Growth investing has been a winning strategy for nearly a decade. Led by the likes of Netflix and Facebook, high-growth companies have been fueling stock market averages forever higher. Valuations are exploding. Shopify (TSX:SHOP)(NYSE:SHOP), for example, trades at more than 20 times forward sales.
Just be careful — major risks remain. If you want to succeed in growth investing, pay attention to the tips below.
Gravity is powerful
What goes up often comes down. It’s nothing against growth companies; it’s just that pricey stocks are often hit the hardest during a market downturn. Canada Goose Holdings (TSX:GOOS)(NYSE:GOOS) is the perfect case study.
Following its IPO in 2017, shares consistently traded at 50 times trailing earnings. In some cases, the valuation approached 100 times trailing earnings. Was the valuation worth it? On a long-term basis, probably. Canada Goose had been compounding revenue growth by 30% or more annually. But that didn’t stop the stock from plunging 30% in a single day after a slight revision to its long-term forecast.
Moving forward, management only expects revenues and EPS to grow between 20% and 30% per year. That’s still an incredible long-term growth rate but a bit below what the market was expecting. Here lies the lesson: the more expensive a stock is, the less room it has for error. Expectations are simply too high. If you’re paying a premium, know that the valuation can get compressed quickly. If you’re still a fan of the company, be prepared to double down.
Platforms are powerful
You know what else is powerful? Platforming a technology. Shopify is perhaps the best example in years of how to platform successfully.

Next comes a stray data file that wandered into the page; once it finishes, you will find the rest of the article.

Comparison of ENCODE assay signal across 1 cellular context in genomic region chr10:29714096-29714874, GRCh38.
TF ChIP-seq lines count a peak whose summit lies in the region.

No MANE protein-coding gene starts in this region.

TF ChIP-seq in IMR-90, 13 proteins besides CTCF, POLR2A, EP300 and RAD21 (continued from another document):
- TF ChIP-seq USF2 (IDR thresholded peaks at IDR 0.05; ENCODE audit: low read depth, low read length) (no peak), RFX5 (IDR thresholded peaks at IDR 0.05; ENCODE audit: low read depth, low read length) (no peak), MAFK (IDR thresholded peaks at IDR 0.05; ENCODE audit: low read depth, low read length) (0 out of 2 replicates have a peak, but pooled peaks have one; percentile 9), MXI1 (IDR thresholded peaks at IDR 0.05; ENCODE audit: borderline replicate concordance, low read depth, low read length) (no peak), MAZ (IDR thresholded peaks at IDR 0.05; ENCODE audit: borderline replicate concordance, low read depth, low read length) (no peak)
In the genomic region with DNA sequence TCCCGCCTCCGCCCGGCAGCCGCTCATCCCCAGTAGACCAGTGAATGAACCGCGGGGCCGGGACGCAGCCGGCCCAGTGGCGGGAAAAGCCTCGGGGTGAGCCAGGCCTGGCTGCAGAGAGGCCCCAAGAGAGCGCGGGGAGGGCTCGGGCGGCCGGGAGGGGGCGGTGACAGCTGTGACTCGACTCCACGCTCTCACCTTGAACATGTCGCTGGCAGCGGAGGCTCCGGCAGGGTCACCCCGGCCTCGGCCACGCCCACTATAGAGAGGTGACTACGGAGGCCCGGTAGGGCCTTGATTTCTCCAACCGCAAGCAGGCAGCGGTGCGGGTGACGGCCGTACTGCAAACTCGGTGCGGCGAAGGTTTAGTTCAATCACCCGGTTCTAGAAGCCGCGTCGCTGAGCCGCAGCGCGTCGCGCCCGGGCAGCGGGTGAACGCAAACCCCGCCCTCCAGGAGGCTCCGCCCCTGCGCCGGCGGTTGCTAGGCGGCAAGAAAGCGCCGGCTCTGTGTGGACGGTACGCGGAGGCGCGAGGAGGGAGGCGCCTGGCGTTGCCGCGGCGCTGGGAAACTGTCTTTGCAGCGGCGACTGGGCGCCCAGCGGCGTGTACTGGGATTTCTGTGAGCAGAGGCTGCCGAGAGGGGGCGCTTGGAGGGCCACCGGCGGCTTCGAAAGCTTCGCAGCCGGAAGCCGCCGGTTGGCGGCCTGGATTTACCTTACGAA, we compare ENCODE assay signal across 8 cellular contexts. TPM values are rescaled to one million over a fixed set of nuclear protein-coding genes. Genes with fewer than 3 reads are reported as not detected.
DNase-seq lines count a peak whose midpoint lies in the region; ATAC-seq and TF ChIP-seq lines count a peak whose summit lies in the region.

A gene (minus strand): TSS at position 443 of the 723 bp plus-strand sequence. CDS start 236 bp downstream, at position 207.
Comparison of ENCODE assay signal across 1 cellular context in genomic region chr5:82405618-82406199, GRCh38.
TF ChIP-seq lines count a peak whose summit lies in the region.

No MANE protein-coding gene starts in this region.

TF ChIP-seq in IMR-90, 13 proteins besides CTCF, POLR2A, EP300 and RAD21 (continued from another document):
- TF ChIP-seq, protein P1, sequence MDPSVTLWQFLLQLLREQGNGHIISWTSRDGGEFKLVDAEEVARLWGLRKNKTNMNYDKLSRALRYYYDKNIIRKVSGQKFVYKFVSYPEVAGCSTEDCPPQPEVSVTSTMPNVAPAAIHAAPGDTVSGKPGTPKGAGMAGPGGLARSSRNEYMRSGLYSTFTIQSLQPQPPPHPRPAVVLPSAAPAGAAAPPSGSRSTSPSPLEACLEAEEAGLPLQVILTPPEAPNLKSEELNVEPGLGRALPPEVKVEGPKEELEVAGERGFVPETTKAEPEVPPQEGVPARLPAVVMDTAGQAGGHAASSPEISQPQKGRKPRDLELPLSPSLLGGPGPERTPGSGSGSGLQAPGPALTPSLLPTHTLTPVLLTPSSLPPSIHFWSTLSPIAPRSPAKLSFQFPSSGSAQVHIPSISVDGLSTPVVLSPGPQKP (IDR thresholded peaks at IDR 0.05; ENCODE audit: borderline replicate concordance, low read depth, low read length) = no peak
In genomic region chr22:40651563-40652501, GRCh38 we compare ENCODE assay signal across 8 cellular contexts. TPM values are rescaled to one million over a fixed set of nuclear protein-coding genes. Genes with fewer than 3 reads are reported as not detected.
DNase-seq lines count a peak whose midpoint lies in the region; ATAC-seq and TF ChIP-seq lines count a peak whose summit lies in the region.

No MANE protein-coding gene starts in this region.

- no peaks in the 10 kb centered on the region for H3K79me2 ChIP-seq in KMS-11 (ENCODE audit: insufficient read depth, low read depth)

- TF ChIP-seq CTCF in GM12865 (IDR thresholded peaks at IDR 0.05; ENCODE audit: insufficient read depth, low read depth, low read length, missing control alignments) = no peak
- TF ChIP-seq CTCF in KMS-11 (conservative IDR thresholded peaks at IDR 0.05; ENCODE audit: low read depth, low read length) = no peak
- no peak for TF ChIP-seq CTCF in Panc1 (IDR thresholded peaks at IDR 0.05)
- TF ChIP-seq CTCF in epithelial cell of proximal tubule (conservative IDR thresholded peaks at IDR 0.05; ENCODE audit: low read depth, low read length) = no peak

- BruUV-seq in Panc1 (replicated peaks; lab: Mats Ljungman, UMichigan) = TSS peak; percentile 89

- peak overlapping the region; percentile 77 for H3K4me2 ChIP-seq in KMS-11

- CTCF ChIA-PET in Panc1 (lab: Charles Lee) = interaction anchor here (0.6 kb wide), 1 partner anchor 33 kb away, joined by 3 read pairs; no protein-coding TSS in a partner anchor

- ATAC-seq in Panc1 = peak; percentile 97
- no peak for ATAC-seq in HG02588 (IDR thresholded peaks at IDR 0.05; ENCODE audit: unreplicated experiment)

What do I mean by platforming a technology? It means the company has built the infrastructure for a bunch of additional products and services to be built upon. It’s created a platform, if you will. That’s a powerful position because it allows you to control an entire ecosystem rather than a single piece of tech.
How has Shopify platformed its e-commerce suite? Anybody can use Shopify to spin up a beautiful e-commerce website in minutes. Critical tools like payment processing are already included, meaning the store is fully functional from day one. In addition, Shopify customers can add various extensions that increase functionality ever further. If the customer wants to switch to another e-commerce provider, they’ll lose all of the value-adding components that are built on top of Shopify’s platform.
Increased switching costs are a key way to keep users and boost revenues per customer. It’s a big reason why Shopify stock is up more than 1,000% in just four years. If you want to find growth stocks with massive upside, find a platforming company.
Growth is value
At the end of the day, there’s only one time-tested investment strategy: value investing. Too often, growth investing is explained as the opposite of value investing. This couldn’t be further from the truth. This is an incredibly important distinction, one that could have a major effect on your portfolio’s ultimate value.
It doesn’t matter if you call it growth investing or value investing, the basic strategy is to buy a stock for less than it’s worth. Whether you’re buying it for less than it’s worth today or less than it will be worth tomorrow, you’re still applying proven value investing techniques mastered by the likes of Benjamin Graham and Warren Buffett.
If you’re stuck on growth investing, just remember one rule: never fall for the “greater fools” approach — that is, buying a stock on the expectation that someone else will come in after you and buy it at a higher price. Over the long run, all stocks rise on fundamentals, not momentum. Every stock market bubble in history should give you caution about the “greater fools” strategy.
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Randi Zuckerberg, a former director of market development and spokeswoman for Facebook and sister to its CEO, Mark Zuckerberg, is a member of The Motley Fool's board of directors. David Gardner owns shares of Facebook and Netflix. Tom Gardner owns shares of Facebook, Netflix, and Shopify. The Motley Fool owns shares of Facebook, Netflix, Shopify, and Shopify. Shopify is a recommendation of Stock Advisor Canada.
Fool contributor Ryan Vanzo has no position in any stocks mentioned.